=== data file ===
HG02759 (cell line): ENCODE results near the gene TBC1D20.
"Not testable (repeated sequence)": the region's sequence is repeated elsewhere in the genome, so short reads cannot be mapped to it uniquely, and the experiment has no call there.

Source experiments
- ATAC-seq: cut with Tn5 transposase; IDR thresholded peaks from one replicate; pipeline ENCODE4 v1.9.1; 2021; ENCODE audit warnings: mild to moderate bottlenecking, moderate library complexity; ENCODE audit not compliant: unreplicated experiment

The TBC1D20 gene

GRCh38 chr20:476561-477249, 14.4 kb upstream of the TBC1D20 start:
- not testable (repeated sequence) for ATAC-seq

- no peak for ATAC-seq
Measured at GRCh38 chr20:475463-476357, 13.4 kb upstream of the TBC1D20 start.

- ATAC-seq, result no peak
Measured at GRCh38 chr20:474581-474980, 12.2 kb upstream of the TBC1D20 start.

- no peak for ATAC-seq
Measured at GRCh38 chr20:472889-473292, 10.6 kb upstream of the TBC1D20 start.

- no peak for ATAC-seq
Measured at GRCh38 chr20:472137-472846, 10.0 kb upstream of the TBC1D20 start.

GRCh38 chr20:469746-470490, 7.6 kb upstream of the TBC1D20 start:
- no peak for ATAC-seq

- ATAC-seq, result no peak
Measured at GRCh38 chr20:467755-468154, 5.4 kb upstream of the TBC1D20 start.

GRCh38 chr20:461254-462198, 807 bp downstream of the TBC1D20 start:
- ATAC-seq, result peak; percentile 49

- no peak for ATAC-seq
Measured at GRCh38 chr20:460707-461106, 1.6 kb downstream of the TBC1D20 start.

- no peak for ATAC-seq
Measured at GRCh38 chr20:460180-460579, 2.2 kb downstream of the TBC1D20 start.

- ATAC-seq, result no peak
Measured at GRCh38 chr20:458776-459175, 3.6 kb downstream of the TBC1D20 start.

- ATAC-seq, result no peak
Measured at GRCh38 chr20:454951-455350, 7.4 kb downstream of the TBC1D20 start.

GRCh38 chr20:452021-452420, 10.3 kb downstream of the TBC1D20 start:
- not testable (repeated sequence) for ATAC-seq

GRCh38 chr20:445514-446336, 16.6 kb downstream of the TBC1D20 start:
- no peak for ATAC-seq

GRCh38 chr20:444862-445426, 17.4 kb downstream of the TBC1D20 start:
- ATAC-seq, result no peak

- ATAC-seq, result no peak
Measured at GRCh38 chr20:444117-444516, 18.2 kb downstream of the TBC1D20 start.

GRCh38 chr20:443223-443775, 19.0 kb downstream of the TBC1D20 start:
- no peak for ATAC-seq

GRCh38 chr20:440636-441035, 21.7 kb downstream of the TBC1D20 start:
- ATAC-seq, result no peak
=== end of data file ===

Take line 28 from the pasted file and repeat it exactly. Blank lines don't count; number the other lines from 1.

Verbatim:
- ATAC-seq, result no peak